Story by Zach Putnam
Video by Zach Putnam and David MacKay
I was nervous when I first met with Pastor Adam Phillips. It had been years since I was last inside a church, and I was afraid he would smell the heathen on me. It’s not surprising in hindsight, but at the time I was relieved to find the pastor to be warm and welcoming, and completely nonjudgmental about the status of my soul. He reached out to me because he had a story, and he wondered if I could help him tell it.
Phillips’ church was being kicked out of their evangelical denomination — precisely because of his welcoming and nonjudgmental attitude. When the administrative leaders of the Evangelical Covenant Church heard that Phillips intended to welcome the LGBTQ community into his newly founded church in Portland, they withdrew all their funding and support, and set his congregation adrift. Phillips, who had devoted most of his adult life to the ECC, was in shock. His future was suddenly very unclear.
When SOJC Assistant Professor Wes Pope tasked my Multimedia Journalism Master’s cohort with producing personality profiles, I immediately thought of Pastor Phillips. I teamed up with fellow MMJ student David MacKay, and we spent a few days filming with Phillips and his flock, then many more days in the editing room crafting our story. Even after we turned in the assignment for a grade, it took weeks to review and revise it with Pope’s help.
Months later, when it finally felt done, I started to submit our short documentary to every media outlet I could think of. I pitched to everyone, from The Oregonian to the Religion News Service to The New York Times. Only one editor from one publication responded, but it was a good one: The Atlantic. They wanted to run it as an Editor’s Pick on their video page. I was thrilled to be published in such a high-profile national outlet.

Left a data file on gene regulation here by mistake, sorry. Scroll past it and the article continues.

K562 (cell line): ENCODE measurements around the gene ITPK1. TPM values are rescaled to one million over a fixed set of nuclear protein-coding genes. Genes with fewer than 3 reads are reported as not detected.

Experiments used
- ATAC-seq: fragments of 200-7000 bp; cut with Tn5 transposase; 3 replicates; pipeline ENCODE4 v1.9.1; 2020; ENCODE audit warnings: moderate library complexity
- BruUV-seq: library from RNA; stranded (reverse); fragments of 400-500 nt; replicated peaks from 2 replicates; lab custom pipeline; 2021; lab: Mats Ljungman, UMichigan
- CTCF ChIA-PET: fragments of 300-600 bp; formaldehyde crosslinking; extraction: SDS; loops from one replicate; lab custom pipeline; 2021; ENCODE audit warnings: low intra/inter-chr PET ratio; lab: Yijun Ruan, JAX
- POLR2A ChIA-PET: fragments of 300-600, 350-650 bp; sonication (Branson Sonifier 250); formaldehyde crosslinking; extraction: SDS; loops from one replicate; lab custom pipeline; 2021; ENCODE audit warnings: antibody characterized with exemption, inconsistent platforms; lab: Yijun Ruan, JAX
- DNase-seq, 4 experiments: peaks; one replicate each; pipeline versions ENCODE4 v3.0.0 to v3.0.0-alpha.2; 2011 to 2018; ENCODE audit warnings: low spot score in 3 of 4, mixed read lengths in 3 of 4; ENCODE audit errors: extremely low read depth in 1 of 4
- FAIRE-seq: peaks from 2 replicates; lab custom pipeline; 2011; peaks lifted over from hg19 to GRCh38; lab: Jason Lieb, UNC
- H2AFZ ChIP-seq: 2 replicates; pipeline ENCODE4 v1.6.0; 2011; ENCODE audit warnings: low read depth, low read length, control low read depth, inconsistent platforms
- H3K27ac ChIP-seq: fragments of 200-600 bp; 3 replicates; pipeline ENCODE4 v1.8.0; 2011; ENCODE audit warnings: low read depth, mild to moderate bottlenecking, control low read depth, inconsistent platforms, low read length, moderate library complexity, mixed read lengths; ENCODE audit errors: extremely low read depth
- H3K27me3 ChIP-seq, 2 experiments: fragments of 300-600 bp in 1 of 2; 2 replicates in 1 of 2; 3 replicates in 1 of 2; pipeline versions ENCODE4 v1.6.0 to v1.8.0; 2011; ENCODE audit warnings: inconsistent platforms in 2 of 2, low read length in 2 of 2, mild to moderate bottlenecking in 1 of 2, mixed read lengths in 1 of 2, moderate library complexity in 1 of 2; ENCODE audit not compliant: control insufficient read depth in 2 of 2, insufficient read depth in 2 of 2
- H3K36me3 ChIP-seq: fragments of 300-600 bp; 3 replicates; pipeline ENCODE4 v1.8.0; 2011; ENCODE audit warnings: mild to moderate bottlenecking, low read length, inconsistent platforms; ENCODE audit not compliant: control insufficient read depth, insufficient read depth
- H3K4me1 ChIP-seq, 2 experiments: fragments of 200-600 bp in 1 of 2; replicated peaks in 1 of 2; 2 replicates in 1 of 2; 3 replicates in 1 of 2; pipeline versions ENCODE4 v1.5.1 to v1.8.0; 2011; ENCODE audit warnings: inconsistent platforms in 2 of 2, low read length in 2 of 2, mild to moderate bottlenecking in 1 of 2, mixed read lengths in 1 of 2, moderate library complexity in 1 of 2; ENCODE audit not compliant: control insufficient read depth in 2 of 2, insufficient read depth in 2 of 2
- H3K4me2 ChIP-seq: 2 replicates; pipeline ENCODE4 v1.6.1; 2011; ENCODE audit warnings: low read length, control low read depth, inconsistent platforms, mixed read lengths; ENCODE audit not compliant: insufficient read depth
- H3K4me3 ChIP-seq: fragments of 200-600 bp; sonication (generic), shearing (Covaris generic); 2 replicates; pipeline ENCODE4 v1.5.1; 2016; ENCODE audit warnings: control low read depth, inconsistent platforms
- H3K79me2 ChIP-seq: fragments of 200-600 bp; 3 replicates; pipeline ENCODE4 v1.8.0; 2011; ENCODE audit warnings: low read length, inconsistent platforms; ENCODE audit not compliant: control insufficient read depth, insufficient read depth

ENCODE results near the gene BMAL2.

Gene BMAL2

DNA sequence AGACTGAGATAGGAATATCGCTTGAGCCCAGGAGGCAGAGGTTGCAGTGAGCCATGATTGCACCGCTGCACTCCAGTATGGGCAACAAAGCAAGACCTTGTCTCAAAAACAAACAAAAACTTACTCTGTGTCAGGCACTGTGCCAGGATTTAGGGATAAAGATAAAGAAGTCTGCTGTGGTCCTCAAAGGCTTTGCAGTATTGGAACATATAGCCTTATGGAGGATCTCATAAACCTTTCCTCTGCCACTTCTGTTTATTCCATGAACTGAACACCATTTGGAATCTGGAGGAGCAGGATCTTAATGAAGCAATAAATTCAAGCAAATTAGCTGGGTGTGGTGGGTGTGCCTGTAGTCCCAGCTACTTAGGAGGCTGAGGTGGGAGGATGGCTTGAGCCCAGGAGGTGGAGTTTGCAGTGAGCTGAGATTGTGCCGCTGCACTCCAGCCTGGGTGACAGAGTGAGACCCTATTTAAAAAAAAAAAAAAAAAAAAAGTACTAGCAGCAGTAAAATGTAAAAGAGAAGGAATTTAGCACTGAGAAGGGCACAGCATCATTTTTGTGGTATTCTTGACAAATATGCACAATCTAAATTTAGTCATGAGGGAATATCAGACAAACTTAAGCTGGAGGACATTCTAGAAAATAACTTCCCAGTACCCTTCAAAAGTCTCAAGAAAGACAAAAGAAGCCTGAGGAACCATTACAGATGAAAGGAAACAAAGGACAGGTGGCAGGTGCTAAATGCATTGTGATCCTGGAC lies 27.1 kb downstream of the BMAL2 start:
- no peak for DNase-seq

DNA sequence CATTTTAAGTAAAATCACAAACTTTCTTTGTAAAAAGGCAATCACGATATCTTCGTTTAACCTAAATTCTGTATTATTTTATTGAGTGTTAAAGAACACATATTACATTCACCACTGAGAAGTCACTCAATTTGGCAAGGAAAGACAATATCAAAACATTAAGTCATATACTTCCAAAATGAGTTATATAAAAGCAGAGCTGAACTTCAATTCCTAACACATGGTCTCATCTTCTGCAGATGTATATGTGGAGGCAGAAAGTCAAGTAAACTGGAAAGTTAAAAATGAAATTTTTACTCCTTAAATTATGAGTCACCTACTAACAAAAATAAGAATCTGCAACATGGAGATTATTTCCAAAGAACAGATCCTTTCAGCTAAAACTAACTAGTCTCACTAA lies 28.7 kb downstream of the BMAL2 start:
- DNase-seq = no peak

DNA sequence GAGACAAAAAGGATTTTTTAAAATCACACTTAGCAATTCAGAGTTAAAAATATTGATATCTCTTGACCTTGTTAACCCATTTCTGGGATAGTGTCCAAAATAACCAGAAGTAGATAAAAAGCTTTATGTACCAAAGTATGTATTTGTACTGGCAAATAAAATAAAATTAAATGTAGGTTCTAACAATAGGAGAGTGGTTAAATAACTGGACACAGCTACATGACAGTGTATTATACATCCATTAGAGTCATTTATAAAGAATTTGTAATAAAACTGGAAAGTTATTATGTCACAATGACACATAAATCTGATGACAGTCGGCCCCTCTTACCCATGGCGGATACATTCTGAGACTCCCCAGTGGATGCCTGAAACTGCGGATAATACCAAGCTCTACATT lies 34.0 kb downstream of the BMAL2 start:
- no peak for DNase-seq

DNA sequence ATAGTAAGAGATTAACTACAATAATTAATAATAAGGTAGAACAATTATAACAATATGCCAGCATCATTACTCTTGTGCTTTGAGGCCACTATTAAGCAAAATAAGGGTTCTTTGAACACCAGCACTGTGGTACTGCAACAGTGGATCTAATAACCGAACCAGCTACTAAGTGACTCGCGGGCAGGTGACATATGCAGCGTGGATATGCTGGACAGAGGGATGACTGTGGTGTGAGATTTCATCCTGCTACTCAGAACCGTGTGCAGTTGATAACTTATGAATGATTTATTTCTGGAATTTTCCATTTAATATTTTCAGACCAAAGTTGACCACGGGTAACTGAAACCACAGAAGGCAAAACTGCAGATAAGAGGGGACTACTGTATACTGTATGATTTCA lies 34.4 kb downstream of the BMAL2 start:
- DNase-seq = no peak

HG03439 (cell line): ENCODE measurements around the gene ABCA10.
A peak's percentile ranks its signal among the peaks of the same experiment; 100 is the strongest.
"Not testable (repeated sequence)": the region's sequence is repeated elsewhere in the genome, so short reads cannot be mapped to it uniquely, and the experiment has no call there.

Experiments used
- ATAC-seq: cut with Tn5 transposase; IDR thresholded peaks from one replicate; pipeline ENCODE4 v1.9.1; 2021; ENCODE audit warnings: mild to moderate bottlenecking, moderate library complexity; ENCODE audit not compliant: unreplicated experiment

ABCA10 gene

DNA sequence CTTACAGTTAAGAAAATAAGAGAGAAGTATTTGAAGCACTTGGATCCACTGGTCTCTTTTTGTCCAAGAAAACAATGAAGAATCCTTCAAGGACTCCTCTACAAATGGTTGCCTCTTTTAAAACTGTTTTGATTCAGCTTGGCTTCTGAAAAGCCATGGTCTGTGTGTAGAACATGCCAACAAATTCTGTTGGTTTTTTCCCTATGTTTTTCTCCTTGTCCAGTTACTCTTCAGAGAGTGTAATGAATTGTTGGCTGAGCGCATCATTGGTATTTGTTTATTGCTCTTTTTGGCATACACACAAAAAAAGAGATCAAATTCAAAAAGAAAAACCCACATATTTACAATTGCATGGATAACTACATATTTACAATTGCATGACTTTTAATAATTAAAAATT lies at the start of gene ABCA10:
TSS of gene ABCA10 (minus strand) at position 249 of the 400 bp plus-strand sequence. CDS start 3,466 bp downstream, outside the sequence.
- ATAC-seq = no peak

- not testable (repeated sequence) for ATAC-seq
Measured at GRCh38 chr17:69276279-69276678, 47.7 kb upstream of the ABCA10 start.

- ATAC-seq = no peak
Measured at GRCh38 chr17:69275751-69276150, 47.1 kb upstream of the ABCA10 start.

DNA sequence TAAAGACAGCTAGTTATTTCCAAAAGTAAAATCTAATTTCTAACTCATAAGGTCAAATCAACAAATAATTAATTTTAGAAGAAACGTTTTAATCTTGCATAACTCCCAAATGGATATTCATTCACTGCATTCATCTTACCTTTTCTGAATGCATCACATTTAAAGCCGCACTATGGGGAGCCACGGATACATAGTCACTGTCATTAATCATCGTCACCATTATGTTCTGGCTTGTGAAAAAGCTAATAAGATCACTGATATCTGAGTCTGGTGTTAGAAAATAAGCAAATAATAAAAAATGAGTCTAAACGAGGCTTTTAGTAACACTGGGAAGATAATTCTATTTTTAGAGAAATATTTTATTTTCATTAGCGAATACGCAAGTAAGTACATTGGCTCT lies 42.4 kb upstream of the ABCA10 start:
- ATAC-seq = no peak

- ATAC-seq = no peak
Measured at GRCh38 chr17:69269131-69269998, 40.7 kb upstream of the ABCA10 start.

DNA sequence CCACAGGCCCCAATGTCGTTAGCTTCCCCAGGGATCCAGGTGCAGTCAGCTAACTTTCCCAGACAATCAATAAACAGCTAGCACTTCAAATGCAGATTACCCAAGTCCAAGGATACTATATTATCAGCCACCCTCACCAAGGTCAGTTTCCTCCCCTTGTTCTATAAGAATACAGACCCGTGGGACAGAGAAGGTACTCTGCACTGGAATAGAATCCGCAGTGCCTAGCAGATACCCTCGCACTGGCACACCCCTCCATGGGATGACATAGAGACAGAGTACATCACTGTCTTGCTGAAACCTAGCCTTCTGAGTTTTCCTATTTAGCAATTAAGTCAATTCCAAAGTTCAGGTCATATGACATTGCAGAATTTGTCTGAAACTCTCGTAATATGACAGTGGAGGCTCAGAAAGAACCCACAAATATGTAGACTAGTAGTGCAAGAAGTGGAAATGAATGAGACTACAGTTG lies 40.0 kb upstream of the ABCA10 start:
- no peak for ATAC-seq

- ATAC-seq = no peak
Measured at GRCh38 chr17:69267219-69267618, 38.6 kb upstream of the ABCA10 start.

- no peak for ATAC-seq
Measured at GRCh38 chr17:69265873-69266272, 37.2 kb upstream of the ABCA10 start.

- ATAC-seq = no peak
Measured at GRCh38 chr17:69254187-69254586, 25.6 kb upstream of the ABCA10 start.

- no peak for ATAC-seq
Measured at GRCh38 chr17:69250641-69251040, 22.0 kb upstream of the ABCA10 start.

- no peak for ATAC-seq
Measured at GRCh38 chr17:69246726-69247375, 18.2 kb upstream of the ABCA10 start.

The video was one of the most-watched videos on The Atlantic site for weeks. It was subsequently picked up and republished by The Huffington Post, Upworthy and The Oregonian. On each site, hundreds of commenters passionately expressed reactions that ranged from tears of joy to hateful rants. It was interesting to see how confirmation bias shaped people’s reactions. Some thought this was a story about hope for the future, and others found it to be another sign of America’s spiral into moral decay.
It was hard to read those hateful comments directed toward Phillips and his church, and I worried that by publishing the story, we had put them at risk for more abuse. But I tried to keep in mind what many of my professors had told me: If you’re not making someone angry, you’re probably not saying anything important.
Zach Putnam is a graduate student in his second year of the Multimedia Journalism Master’s program in Portland. He runs his own small video production company and his work has recently appeared on The Atlantic, Quartz and Mashable. You can see his portfolio at zachputnam.com.